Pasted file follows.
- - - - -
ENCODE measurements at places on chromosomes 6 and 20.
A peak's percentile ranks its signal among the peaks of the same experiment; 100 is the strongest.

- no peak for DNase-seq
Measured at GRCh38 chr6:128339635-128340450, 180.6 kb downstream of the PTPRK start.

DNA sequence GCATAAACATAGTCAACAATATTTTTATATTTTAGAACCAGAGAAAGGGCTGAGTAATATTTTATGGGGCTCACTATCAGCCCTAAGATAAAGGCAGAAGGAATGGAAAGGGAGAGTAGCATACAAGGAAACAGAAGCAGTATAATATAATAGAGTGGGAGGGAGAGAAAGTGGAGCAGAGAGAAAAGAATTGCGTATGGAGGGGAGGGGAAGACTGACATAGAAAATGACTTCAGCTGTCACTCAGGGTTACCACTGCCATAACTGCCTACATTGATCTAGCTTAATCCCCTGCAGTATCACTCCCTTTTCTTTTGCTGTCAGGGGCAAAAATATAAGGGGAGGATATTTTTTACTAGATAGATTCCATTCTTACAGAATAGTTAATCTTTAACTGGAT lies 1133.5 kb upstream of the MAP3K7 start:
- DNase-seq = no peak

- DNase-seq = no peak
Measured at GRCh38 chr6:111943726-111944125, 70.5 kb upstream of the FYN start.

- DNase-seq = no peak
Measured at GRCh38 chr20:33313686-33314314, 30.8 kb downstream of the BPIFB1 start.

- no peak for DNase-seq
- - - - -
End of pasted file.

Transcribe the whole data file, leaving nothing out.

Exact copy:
ENCODE measurements at places on chromosomes 6 and 20.
A peak's percentile ranks its signal among the peaks of the same experiment; 100 is the strongest.

- no peak for DNase-seq
Measured at GRCh38 chr6:128339635-128340450, 180.6 kb downstream of the PTPRK start.

DNA sequence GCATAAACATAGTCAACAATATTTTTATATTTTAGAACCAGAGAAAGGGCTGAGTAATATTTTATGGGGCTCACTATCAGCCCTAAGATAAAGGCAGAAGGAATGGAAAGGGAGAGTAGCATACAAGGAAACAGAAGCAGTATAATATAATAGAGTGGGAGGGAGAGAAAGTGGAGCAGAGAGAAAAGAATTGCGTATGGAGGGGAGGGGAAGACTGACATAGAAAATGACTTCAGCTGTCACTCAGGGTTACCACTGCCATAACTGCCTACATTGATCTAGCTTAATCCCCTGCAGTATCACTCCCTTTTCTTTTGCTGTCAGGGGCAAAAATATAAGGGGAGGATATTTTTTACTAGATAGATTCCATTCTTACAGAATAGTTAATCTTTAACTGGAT lies 1133.5 kb upstream of the MAP3K7 start:
- DNase-seq = no peak

- DNase-seq = no peak
Measured at GRCh38 chr6:111943726-111944125, 70.5 kb upstream of the FYN start.

- DNase-seq = no peak
Measured at GRCh38 chr20:33313686-33314314, 30.8 kb downstream of the BPIFB1 start.

- no peak for DNase-seq